The EPA's long-awaited decision provides a roadmap for cleaning up historic contamination in the Lower Duwamish River. It follows a decade of early cleanup action and complements the Executive's effort to coordinate work being done across the 500-square-mile watershed.
King County Executive Dow Constantine thanked the federal Environmental Protection Agency for issuing its formal Record of Decision on the Superfund cleanup plan for the Lower Duwamish River:
“Thanks to this long-awaited federal decision, we now have a roadmap for specific actions to clean up historic contamination of the Lower Duwamish River and meet our shared goal of protecting human health and the environment. It’s an historic decision that follows 14 years of scientific research and public engagement.
“It’s also a complex decision, one which we must review closely to understand what it will mean for King County and the health, economy, and environment of the Lower Duwamish, where communities face some of the greatest challenges.
“This restoration is more than a matter of policy for me. I’ve lived on the Duwamish Peninsula my whole life. As the industrial heartland of King County, the Duwamish River Valley is a center for well-paying, family-wage jobs that have provided generations with the opportunity to succeed. A healthy, growing economy also helps pay for the cleanup work that lies ahead.
“Today’s decision follows a decade of early actions by our Lower Duwamish Waterway Group to clean up nearly half of the legacy PCB contamination that contributed to the Superfund listing in the first place. Together we have already invested more than $40 million in scientific studies and $150 million in cleanup, including removal of 260,000 cubic yards of contaminated sediment.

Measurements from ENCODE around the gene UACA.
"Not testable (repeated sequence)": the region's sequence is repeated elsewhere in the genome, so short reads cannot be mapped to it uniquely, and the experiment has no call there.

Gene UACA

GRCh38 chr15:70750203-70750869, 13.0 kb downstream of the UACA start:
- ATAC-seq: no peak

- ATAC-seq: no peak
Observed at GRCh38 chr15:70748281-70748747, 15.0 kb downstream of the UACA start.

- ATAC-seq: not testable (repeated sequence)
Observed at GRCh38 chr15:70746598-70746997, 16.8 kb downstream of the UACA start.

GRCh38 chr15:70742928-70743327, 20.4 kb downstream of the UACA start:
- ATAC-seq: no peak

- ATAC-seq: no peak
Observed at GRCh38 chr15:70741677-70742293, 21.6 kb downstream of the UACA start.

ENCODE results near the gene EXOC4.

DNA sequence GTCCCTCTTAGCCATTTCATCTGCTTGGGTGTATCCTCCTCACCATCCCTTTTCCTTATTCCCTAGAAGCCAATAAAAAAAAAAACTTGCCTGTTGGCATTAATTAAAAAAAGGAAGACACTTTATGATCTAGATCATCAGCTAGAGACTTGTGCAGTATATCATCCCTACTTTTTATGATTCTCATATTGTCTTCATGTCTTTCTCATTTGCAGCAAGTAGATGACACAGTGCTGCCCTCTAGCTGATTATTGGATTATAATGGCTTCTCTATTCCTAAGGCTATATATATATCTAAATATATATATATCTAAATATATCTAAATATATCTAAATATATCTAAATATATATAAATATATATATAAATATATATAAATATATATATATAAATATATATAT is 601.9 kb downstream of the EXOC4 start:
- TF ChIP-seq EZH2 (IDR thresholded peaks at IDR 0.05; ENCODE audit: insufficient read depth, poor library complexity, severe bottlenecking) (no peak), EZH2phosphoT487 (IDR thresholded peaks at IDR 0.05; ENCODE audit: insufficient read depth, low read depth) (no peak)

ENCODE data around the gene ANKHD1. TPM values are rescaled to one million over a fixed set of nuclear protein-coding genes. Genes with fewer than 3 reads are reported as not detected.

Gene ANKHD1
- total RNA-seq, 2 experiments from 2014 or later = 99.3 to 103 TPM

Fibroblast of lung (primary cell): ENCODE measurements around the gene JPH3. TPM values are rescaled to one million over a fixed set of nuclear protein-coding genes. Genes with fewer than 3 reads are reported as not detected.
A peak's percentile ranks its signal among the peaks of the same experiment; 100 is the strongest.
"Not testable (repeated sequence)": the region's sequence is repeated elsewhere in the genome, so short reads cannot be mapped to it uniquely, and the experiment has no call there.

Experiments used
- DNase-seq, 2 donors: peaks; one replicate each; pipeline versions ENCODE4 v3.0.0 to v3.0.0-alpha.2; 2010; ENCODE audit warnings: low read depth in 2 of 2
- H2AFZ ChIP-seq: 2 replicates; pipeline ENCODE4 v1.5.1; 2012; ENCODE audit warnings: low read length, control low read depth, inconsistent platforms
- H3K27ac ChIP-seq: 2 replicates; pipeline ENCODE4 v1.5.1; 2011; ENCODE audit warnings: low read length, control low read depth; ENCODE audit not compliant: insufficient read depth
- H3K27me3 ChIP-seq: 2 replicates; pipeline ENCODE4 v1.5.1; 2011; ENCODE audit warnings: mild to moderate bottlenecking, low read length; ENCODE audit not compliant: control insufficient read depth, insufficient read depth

“But ultimately, the Lower Duwamish can only be as clean as the water that flows into it from upland and upstream. That’s why Seattle Mayor Ed Murray and I created the Green/Duwamish Watershed Strategy, a holistic approach to coordinate the work being done and money being invested across the entire ecosystem of this nearly 500-square mile watershed—including habitat restoration, cleanup and control of new pollution at the source, and testing of emerging technologies for cleanup of historic sediments.
"This approach will give the community greater certainty that the benefits of the Lower Duwamish cleanup will endure, by controlling upstream pollution and preventing recontamination from runoff that can carry motor oil, household cleaners, and pesticides.”